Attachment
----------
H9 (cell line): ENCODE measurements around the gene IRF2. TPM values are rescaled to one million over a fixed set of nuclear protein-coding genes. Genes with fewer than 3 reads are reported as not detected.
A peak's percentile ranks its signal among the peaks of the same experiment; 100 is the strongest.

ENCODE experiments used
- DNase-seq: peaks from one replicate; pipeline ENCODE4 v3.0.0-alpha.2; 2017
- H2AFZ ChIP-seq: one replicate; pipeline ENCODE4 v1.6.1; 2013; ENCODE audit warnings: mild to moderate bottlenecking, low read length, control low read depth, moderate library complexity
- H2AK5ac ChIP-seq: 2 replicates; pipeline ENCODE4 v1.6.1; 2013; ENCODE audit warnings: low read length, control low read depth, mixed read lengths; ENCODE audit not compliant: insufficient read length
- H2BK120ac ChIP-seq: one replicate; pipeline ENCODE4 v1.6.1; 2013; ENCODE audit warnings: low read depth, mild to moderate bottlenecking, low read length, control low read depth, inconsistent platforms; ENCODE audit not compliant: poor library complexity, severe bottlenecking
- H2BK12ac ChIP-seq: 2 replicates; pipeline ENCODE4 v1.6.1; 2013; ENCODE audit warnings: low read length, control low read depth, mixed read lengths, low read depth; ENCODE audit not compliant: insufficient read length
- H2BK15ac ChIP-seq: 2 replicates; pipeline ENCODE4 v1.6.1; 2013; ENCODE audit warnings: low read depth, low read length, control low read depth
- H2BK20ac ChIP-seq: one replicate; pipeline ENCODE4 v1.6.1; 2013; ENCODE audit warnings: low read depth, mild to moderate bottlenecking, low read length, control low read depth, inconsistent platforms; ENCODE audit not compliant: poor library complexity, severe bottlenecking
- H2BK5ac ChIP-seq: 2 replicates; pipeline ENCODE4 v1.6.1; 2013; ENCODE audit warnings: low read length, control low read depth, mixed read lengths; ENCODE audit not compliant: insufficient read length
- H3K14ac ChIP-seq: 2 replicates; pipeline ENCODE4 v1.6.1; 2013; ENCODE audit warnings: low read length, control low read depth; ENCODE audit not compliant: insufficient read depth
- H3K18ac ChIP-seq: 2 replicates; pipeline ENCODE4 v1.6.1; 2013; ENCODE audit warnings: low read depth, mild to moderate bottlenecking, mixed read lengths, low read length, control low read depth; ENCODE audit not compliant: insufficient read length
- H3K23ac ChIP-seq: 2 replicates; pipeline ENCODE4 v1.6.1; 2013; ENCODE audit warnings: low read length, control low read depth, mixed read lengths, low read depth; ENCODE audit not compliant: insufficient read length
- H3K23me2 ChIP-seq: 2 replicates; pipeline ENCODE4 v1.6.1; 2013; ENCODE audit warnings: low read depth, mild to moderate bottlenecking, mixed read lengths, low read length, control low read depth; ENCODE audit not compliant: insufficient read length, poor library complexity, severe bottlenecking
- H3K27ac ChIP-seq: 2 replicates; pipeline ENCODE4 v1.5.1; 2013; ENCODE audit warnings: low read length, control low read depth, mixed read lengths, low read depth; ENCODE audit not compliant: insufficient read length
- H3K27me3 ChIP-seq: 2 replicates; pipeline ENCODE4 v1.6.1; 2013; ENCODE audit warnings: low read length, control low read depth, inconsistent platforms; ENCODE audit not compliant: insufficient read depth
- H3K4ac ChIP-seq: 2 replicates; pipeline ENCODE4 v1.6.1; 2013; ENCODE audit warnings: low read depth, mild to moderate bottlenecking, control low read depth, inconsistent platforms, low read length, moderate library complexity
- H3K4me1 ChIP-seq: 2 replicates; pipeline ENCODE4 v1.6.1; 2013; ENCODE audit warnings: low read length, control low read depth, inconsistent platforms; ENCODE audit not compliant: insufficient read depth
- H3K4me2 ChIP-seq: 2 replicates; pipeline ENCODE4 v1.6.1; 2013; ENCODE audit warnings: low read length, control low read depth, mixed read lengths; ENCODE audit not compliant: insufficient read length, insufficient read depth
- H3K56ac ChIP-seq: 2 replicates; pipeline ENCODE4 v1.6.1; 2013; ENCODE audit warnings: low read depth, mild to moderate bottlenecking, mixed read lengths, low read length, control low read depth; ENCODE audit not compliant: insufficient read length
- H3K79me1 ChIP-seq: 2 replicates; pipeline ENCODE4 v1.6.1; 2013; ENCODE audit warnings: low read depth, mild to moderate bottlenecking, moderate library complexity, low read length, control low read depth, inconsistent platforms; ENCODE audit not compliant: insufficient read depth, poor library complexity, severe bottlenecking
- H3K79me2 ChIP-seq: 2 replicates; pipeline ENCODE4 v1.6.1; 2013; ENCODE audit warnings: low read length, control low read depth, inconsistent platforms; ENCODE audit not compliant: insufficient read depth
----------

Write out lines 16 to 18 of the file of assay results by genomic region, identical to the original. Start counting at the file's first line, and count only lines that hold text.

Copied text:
- H3K27ac ChIP-seq: 2 replicates; pipeline ENCODE4 v1.5.1; 2013; ENCODE audit warnings: low read length, control low read depth, mixed read lengths, low read depth; ENCODE audit not compliant: insufficient read length
- H3K27me3 ChIP-seq: 2 replicates; pipeline ENCODE4 v1.6.1; 2013; ENCODE audit warnings: low read length, control low read depth, inconsistent platforms; ENCODE audit not compliant: insufficient read depth
- H3K4ac ChIP-seq: 2 replicates; pipeline ENCODE4 v1.6.1; 2013; ENCODE audit warnings: low read depth, mild to moderate bottlenecking, control low read depth, inconsistent platforms, low read length, moderate library complexity